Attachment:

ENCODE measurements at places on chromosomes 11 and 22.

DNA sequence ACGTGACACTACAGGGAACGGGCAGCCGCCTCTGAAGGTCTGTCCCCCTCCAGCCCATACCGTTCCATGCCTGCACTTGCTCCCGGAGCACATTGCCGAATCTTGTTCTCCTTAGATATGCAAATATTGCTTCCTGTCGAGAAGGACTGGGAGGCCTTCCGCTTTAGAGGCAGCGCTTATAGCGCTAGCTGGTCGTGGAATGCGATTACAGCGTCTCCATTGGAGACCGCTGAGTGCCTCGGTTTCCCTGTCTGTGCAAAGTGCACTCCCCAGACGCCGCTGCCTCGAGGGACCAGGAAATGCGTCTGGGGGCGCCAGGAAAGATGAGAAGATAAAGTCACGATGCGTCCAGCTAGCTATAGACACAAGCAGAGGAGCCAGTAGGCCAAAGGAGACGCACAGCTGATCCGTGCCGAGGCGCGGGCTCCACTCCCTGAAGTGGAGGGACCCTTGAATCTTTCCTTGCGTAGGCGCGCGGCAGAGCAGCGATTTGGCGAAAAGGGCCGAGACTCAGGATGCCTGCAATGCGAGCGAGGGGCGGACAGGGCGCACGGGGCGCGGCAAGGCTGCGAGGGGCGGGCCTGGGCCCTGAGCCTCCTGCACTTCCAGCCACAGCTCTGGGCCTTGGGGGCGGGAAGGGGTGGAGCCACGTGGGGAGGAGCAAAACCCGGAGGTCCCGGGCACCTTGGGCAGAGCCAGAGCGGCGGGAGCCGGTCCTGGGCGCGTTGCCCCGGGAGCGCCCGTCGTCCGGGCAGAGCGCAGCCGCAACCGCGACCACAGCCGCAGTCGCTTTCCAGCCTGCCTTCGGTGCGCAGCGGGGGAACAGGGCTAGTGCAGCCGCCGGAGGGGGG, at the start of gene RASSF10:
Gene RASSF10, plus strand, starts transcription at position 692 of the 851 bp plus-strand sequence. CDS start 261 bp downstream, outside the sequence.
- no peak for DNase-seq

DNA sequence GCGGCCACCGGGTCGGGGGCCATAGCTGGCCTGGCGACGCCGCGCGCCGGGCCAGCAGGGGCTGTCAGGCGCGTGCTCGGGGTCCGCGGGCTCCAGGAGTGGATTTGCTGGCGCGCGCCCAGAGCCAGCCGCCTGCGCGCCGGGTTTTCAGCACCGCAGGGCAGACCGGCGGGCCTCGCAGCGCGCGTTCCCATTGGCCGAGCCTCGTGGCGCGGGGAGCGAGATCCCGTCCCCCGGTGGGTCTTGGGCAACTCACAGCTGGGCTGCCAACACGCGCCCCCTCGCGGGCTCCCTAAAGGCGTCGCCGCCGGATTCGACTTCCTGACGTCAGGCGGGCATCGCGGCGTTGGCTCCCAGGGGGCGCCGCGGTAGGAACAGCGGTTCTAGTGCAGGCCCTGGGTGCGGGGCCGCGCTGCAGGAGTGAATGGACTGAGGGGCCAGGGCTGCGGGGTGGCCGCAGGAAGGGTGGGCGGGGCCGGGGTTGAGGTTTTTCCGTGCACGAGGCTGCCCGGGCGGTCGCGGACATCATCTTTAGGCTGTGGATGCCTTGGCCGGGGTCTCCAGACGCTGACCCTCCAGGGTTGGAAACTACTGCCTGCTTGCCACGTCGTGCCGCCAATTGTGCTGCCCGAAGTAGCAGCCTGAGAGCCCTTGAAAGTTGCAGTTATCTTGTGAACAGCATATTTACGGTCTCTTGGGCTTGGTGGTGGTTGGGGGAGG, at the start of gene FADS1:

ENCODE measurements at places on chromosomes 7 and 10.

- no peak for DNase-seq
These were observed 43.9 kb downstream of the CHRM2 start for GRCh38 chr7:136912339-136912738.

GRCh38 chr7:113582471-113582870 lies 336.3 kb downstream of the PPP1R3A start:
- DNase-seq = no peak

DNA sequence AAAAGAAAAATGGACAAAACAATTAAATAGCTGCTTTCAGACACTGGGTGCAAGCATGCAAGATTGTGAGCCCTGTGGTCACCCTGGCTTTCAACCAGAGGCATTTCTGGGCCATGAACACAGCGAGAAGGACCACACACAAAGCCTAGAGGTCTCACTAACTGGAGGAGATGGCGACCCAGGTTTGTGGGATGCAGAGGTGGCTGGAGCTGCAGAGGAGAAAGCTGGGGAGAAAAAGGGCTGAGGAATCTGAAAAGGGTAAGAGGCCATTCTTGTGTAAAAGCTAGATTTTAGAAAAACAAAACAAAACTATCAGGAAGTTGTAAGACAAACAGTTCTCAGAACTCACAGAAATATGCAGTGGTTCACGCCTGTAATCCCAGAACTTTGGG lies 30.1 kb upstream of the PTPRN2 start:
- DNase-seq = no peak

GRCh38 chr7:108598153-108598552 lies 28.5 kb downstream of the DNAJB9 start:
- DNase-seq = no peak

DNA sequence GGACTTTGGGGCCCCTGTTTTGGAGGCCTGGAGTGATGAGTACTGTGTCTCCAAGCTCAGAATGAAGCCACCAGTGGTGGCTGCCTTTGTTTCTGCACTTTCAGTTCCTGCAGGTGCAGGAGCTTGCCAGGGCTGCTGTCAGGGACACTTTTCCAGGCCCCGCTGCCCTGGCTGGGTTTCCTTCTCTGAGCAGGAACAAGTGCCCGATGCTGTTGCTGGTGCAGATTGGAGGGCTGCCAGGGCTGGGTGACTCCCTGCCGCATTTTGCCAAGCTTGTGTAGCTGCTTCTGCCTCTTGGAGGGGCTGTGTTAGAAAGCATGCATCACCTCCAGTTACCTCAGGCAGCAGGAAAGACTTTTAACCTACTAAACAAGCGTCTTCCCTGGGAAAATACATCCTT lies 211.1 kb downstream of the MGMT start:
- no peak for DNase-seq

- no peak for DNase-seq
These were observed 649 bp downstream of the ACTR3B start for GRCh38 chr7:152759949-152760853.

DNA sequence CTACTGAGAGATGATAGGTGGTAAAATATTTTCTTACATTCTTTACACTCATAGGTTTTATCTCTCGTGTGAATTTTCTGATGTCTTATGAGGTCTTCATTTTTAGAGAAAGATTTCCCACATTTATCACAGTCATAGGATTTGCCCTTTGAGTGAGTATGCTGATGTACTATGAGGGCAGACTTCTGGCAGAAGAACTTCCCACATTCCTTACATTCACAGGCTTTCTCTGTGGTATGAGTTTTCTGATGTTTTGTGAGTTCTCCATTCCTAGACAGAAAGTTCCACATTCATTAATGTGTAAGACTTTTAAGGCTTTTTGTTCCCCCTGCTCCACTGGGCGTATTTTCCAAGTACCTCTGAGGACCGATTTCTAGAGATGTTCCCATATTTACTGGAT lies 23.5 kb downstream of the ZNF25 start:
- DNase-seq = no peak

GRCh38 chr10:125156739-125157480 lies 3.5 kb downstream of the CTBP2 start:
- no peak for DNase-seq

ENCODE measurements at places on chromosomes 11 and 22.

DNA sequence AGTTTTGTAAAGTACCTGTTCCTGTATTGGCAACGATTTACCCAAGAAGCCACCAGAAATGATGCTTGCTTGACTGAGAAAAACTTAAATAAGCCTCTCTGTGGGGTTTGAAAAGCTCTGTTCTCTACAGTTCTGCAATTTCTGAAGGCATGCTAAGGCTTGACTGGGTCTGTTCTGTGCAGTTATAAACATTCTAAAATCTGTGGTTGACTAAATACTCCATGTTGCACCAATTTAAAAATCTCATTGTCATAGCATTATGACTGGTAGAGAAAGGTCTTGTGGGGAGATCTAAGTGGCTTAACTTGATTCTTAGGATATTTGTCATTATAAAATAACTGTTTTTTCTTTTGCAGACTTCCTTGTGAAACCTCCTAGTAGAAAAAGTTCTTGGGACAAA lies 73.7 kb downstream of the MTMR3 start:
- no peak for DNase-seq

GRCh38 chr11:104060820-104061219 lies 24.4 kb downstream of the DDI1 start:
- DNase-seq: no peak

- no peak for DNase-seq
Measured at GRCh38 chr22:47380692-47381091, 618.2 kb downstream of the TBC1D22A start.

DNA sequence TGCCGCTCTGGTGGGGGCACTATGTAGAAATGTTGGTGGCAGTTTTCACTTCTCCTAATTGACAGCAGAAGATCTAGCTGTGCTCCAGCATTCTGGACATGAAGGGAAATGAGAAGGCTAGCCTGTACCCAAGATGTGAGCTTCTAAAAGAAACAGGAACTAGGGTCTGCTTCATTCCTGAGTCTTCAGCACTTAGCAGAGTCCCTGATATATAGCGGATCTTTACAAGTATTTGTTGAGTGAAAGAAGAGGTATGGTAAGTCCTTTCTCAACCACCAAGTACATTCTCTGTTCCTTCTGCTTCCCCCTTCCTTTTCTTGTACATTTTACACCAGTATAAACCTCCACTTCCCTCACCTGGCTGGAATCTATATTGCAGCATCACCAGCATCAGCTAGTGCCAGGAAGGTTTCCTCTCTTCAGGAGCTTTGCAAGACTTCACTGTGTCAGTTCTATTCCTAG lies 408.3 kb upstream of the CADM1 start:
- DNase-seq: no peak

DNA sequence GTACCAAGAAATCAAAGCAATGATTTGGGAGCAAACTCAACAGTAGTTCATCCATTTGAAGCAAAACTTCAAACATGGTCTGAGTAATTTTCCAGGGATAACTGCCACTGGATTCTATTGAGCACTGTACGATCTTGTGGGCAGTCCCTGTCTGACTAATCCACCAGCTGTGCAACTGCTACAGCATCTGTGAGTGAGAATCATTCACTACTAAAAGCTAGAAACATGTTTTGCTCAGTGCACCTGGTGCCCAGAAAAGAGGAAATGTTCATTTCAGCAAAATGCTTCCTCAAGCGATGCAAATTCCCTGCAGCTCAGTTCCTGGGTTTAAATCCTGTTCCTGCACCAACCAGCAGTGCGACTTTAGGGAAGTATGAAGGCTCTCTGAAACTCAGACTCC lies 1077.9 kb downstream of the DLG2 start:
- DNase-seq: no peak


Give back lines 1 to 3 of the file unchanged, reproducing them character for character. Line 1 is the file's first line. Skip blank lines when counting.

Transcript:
ENCODE measurements at places on chromosomes 11 and 22.

DNA sequence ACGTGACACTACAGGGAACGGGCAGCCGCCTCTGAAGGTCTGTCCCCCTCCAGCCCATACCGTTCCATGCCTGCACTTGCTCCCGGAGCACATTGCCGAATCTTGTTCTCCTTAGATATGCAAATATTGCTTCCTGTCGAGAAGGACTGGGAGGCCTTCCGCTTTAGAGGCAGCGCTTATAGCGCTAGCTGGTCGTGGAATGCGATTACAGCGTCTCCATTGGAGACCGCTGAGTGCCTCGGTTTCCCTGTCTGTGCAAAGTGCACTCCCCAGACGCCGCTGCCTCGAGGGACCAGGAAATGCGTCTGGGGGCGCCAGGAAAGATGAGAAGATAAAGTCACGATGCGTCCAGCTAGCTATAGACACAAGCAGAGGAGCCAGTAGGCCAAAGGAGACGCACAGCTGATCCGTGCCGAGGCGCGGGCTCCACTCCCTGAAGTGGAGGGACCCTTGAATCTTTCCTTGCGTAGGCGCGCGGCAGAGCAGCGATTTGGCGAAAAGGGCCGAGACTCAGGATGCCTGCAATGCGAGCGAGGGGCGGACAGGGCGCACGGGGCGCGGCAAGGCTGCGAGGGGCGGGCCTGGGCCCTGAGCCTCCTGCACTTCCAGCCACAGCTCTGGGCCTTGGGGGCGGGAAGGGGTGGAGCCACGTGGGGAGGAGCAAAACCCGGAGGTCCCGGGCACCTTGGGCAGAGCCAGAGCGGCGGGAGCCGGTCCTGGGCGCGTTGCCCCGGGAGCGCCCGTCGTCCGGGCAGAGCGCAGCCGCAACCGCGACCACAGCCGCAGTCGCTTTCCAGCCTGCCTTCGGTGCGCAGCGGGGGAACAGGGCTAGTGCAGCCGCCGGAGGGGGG, at the start of gene RASSF10:
Gene RASSF10, plus strand, starts transcription at position 692 of the 851 bp plus-strand sequence. CDS start 261 bp downstream, outside the sequence.